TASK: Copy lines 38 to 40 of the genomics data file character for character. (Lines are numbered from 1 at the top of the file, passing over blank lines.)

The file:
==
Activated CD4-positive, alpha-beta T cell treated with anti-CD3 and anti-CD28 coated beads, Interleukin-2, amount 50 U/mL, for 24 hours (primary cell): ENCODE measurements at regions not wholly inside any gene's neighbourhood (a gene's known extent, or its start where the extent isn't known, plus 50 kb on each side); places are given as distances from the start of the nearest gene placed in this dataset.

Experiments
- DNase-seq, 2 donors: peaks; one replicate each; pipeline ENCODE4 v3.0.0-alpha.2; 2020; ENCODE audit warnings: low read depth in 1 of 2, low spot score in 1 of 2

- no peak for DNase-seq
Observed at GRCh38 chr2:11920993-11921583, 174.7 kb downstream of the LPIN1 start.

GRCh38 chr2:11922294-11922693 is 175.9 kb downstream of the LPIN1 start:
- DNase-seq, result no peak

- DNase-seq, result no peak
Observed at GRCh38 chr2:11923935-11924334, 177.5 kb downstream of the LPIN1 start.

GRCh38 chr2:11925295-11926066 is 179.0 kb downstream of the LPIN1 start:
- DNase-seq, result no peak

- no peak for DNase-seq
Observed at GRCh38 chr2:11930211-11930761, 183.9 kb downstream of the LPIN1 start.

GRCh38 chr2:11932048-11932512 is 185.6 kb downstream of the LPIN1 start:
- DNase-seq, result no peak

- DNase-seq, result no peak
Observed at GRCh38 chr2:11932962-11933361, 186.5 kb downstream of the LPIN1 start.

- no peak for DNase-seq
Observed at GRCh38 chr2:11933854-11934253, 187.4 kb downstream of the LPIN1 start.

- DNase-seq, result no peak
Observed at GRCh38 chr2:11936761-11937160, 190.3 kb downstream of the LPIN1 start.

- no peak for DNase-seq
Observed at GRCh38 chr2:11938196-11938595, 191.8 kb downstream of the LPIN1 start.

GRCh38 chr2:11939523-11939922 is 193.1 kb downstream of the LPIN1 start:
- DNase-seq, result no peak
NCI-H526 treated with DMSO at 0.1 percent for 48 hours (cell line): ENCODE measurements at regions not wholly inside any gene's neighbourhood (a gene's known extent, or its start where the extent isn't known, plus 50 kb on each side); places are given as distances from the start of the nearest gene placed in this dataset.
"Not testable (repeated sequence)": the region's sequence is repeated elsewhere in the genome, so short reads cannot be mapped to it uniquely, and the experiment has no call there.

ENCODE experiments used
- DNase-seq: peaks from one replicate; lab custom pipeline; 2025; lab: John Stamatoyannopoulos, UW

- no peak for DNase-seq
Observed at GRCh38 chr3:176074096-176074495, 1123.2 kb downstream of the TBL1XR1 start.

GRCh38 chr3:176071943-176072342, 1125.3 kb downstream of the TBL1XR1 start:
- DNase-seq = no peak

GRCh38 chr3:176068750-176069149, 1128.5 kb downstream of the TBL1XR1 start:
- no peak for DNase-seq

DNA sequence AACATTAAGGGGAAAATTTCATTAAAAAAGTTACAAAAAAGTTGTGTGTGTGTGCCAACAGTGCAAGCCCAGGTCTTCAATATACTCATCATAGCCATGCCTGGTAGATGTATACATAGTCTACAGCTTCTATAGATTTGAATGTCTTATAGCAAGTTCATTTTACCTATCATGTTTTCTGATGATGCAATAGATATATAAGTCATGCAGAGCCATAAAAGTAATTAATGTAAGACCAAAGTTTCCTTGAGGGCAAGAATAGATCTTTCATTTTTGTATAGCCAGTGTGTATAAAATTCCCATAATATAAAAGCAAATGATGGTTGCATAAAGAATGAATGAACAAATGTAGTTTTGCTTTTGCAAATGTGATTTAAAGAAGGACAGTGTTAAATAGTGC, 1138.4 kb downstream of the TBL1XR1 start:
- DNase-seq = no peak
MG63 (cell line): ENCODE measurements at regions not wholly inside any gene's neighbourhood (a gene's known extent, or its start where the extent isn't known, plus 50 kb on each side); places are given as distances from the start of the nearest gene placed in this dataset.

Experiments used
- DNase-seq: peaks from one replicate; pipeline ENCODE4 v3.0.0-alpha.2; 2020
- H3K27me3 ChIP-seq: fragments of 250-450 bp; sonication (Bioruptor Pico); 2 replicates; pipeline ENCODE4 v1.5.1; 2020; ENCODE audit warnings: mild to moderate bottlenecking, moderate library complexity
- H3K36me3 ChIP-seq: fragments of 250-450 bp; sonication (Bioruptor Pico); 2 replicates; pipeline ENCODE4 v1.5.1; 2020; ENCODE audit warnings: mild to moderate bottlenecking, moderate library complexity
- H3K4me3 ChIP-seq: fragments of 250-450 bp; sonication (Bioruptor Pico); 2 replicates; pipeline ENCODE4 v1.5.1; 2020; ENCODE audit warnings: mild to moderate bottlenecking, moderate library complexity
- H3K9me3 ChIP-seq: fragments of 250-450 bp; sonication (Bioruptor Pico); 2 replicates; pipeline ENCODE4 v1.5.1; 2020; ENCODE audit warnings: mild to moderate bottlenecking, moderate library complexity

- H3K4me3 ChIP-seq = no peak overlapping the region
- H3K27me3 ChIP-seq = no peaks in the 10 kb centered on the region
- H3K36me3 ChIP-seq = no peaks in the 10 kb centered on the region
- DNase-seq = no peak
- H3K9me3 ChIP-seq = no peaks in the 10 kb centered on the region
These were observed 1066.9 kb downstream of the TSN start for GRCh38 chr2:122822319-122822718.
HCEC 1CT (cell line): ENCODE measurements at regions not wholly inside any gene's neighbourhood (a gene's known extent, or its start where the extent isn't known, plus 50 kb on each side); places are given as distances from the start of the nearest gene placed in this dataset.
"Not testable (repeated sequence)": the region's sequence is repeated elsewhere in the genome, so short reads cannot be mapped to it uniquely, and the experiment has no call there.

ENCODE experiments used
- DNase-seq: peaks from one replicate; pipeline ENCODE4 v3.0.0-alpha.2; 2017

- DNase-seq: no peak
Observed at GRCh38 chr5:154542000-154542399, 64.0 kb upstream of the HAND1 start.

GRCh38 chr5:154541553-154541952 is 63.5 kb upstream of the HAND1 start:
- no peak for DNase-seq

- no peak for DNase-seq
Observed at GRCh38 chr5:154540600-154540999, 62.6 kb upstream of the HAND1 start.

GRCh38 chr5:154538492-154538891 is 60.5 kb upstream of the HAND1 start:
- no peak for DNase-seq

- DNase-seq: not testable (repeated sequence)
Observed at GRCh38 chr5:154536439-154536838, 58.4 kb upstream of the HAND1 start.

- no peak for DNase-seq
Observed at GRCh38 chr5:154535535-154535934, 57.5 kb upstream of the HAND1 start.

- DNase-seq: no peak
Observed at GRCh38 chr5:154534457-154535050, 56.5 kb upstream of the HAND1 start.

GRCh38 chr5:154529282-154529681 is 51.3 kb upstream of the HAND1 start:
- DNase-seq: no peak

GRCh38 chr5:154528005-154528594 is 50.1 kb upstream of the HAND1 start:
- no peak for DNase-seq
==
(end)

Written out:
MG63 (cell line): ENCODE measurements at regions not wholly inside any gene's neighbourhood (a gene's known extent, or its start where the extent isn't known, plus 50 kb on each side); places are given as distances from the start of the nearest gene placed in this dataset.

Experiments used
- DNase-seq: peaks from one replicate; pipeline ENCODE4 v3.0.0-alpha.2; 2020